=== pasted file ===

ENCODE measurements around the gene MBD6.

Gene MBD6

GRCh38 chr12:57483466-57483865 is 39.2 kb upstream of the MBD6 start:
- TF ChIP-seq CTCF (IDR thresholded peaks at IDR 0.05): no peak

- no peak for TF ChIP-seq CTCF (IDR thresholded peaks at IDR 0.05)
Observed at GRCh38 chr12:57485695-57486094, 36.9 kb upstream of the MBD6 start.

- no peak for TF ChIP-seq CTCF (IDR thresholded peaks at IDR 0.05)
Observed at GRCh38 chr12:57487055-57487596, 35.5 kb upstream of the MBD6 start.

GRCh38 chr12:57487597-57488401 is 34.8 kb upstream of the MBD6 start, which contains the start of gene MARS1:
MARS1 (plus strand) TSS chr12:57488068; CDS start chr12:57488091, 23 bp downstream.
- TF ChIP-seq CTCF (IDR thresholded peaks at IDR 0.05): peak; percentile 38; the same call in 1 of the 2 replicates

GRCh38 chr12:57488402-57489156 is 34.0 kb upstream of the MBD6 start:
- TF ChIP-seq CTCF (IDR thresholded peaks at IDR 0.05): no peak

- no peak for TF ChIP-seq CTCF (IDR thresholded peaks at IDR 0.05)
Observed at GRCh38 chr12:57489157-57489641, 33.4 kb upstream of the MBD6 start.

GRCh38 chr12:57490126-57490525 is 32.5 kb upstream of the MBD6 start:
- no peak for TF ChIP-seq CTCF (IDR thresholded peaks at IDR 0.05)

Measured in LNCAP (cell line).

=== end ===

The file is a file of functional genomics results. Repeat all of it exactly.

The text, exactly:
ENCODE measurements around the gene MBD6.

Gene MBD6

GRCh38 chr12:57483466-57483865 is 39.2 kb upstream of the MBD6 start:
- TF ChIP-seq CTCF (IDR thresholded peaks at IDR 0.05): no peak

- no peak for TF ChIP-seq CTCF (IDR thresholded peaks at IDR 0.05)
Observed at GRCh38 chr12:57485695-57486094, 36.9 kb upstream of the MBD6 start.

- no peak for TF ChIP-seq CTCF (IDR thresholded peaks at IDR 0.05)
Observed at GRCh38 chr12:57487055-57487596, 35.5 kb upstream of the MBD6 start.

GRCh38 chr12:57487597-57488401 is 34.8 kb upstream of the MBD6 start, which contains the start of gene MARS1:
MARS1 (plus strand) TSS chr12:57488068; CDS start chr12:57488091, 23 bp downstream.
- TF ChIP-seq CTCF (IDR thresholded peaks at IDR 0.05): peak; percentile 38; the same call in 1 of the 2 replicates

GRCh38 chr12:57488402-57489156 is 34.0 kb upstream of the MBD6 start:
- TF ChIP-seq CTCF (IDR thresholded peaks at IDR 0.05): no peak

- no peak for TF ChIP-seq CTCF (IDR thresholded peaks at IDR 0.05)
Observed at GRCh38 chr12:57489157-57489641, 33.4 kb upstream of the MBD6 start.

GRCh38 chr12:57490126-57490525 is 32.5 kb upstream of the MBD6 start:
- no peak for TF ChIP-seq CTCF (IDR thresholded peaks at IDR 0.05)

Measured in LNCAP (cell line).